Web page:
Boys in the Hoodies
Geraldo Rivera is catching the full-fledged ire of the politically correct community. Why? Because he had the audacity to say that Trayvon Martin, the young black man whose death has caused a massive social outcry, was killed because of… wait for it… his hoodie.
On Fox News, Geraldo said:
I am urging the parents of blacks and Latinos, particularly, to not let their children go out wearing hoodies. I think the hoodie is as much responsible for Trayvon’s death as George Zimmerman was.
Blogger Erik Wemple admits that he “hoped it all a brilliant audio-video Internet hoax” for Geraldo’s sake. After all, Jesse Jackson, Al Sharpton, the throngs of people congregating in Sanford, Florida, and millions of tweets all say that he was killed because he was black.
I find it entirely impressive that accomplished attorneys like Jonathan Turley can declare the examined evidence “murky,” yet the motive and events have been clearly deciphered by rabble-rousers whose expertise lies in street-confrontation spectacles. But I will admit that it’s ridiculous to claim that an article of clothing is as responsible for the death of this young man as Zimmerman is, having pulled the trigger and fired the fatal shots. So Geraldo missed the mark there. But to suggest that the hoodie is a big part of why Trayvon Martin looked suspicious and was isolated as a possible threat? That’s just common sense.
Last year, thanks to the flash mobs in American cities and the riots in Britain, the hoodie solidified its place as the trademark attire of a criminal in the cultural eye, however unpleasant that may seem to some. So strong, in fact, had the correlation become between wearing a hoodie and being a vandalizing, sometimes violent young criminal that it prompted the mayor of Philadelphia, the site of rampant flash mob activity, to beg the city’s youth to “Take those God-darn hoodies down, especially in the summer. Pull up your pants and buy a belt because no one wants to see the crack of your butt.”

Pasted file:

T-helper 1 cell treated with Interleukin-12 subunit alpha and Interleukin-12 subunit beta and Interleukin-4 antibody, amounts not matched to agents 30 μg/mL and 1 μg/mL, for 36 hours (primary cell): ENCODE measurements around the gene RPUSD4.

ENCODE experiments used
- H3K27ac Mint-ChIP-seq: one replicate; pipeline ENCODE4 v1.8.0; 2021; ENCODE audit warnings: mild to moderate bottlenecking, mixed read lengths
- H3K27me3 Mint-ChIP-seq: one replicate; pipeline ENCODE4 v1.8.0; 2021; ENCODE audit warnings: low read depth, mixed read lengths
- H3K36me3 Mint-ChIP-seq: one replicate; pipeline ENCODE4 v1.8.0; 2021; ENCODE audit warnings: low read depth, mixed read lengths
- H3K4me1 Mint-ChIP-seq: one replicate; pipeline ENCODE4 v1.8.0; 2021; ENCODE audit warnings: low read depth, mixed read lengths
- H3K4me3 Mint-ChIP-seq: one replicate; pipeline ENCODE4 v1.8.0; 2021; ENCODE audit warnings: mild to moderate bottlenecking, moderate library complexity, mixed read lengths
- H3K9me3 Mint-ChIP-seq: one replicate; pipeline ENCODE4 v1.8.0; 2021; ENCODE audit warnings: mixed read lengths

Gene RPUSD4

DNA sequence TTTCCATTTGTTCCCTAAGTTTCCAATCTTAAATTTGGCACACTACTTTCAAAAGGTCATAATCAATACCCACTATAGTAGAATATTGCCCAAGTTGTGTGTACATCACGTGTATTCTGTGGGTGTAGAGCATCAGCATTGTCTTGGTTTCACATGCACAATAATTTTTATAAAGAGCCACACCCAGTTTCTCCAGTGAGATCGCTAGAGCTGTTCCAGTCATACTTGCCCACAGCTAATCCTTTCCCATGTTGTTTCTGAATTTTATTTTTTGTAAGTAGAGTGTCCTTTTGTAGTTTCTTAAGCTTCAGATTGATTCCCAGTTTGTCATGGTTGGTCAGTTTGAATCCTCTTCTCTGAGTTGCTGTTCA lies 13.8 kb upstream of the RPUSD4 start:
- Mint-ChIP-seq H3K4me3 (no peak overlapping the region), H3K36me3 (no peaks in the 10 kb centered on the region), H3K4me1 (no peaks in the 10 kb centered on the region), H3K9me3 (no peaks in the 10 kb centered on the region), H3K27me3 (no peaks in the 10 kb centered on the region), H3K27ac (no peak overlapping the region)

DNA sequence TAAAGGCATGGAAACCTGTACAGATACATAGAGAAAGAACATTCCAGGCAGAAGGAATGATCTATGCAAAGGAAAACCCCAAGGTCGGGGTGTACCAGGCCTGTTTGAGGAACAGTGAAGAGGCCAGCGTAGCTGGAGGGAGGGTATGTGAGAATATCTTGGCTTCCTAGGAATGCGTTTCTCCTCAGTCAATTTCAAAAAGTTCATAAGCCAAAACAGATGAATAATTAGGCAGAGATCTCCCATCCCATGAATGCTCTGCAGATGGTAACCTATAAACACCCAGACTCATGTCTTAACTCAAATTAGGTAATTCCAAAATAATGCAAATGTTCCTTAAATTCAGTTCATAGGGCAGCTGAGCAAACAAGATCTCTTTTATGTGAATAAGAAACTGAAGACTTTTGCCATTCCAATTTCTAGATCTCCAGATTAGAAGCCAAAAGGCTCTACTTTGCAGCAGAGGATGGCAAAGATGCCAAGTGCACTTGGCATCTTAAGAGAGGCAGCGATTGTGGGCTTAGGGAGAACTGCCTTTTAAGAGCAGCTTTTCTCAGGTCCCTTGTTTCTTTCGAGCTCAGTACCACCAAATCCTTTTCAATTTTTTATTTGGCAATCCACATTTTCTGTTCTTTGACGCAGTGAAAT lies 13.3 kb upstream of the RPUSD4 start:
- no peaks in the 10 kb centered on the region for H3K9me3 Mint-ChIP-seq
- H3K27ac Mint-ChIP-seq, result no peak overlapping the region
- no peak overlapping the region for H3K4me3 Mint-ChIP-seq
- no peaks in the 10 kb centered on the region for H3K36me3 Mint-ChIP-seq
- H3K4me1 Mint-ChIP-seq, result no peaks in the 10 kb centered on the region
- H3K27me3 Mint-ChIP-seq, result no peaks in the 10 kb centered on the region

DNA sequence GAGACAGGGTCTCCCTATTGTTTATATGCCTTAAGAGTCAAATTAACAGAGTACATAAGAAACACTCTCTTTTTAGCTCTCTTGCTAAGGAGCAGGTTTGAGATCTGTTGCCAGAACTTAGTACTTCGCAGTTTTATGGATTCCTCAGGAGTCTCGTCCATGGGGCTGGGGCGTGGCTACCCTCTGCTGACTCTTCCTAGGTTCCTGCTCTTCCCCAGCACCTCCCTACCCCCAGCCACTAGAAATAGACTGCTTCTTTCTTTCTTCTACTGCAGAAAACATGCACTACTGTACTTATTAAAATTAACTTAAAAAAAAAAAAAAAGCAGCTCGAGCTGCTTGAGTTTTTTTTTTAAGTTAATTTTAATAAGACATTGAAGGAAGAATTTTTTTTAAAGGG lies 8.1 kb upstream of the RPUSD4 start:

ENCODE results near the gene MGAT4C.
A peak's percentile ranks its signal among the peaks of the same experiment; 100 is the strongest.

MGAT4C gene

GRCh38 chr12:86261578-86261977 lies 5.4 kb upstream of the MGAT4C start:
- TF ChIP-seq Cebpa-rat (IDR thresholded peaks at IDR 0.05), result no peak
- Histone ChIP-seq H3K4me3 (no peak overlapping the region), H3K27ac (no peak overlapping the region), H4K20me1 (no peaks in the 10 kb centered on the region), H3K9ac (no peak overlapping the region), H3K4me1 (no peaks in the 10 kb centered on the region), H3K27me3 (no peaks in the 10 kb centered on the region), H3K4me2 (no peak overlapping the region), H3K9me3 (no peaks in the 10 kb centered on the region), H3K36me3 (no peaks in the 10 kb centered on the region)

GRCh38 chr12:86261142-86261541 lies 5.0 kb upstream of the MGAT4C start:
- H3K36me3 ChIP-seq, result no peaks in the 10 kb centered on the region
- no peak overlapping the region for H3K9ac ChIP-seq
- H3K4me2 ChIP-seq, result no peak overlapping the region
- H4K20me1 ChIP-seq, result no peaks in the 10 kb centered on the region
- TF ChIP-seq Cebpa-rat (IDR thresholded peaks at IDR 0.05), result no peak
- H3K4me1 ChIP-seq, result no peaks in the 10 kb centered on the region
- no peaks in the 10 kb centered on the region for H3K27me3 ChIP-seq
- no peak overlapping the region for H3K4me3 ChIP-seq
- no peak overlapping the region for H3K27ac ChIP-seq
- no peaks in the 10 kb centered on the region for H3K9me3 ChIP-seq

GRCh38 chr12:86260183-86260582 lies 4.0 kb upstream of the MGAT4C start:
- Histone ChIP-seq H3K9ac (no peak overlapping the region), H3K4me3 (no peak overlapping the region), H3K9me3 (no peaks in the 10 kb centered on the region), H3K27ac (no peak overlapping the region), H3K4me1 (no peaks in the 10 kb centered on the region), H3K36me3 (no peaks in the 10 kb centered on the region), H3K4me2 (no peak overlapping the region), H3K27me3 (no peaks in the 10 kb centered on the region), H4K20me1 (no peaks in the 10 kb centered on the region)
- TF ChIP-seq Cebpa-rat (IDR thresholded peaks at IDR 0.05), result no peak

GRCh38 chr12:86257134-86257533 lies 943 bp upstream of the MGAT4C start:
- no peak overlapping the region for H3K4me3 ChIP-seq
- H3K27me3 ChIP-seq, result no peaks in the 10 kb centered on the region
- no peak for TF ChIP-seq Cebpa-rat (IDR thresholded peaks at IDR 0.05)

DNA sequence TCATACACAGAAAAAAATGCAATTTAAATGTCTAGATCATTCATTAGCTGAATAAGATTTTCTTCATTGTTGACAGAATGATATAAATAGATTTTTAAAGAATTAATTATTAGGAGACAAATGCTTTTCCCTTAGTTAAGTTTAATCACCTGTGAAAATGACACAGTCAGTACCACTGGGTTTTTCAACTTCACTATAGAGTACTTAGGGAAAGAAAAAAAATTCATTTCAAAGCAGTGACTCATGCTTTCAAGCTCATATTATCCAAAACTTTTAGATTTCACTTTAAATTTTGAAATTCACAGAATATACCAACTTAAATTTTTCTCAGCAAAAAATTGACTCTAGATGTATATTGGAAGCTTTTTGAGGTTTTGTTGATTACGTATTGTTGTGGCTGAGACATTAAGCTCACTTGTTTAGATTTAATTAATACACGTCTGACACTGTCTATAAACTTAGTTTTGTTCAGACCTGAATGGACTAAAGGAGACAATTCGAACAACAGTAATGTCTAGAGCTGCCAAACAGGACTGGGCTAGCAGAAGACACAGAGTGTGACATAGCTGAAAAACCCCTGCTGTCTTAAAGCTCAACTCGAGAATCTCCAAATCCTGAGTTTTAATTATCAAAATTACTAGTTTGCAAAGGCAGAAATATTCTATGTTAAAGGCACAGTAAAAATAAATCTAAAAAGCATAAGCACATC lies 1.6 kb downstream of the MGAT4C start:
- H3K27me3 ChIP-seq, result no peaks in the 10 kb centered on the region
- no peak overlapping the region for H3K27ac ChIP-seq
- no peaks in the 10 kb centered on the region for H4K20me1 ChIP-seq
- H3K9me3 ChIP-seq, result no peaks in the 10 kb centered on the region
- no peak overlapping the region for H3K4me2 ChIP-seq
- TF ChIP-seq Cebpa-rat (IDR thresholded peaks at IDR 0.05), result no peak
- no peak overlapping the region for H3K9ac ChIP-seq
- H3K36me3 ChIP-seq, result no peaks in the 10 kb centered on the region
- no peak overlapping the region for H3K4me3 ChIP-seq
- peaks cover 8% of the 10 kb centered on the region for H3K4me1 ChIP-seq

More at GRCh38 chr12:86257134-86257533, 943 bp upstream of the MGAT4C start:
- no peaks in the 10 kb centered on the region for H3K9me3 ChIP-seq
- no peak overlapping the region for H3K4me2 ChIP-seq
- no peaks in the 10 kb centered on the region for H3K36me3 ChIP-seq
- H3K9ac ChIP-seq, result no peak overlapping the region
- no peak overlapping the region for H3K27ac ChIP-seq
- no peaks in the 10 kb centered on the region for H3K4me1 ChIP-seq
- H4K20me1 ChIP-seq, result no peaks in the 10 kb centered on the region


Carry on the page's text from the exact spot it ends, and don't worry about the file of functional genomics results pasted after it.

The truth is, in contemporary terms, a teen wearing a hoodie has become as recognizable a sign of a criminal as a bandana over the face of a bank robber in the Old West. Therefore, it is entirely plausible to believe that the hoodie itself was one of the reasons Zimmerman became suspicious in the first place.
Of course, none of this is meant to absolve Zimmerman of his actions, which, in a court of law, could be found criminal and punishable. What I take issue with is the fact that this instance is being used to play into the narrative that there is some sort of widespread institutional racism in America, where young black men and women are preyed upon by prejudiced assailants.
I cannot say that Trayvon’s race was not among the factors that led Zimmerman to become suspicious of him. But I can certainly say is that there is not an epidemic of white criminals targeting blacks for violent crimes. If anything, that trend seems to operate in the opposite fashion. According to Department of Justice figures, “black criminals choose white victims 45% of the time, while whites victimize blacks 3% of the time. More than twice as many whites are murdered by a black than cases of a white murdering blacks.”
But such facts don’t stop the assumptive racial implications in Trayvon’s tragic death. One of the voices spouting these loose assumptions is left-wing radio host Joe Madison- the “Black Eagle.” He claims that Sharpton and Jackson are “role models” who “came to “protect” Mickey Mouse- another “very important citizen of Florida.” “A little black fellow that wears white shoes, and he’s got big ears,” Madison said, describing the classic cartoon character… “Hell, if he had been wearing a hoodie, he would have got shot,” Madison said. “Mickey Mouse would have got shot.”
Clearly, this is a joke. But did he just verify that it was not Martin’s race alone, but the hoodie that caused him to be isolated as a threat? I wonder why he hasn’t been lambasted as Geraldo has.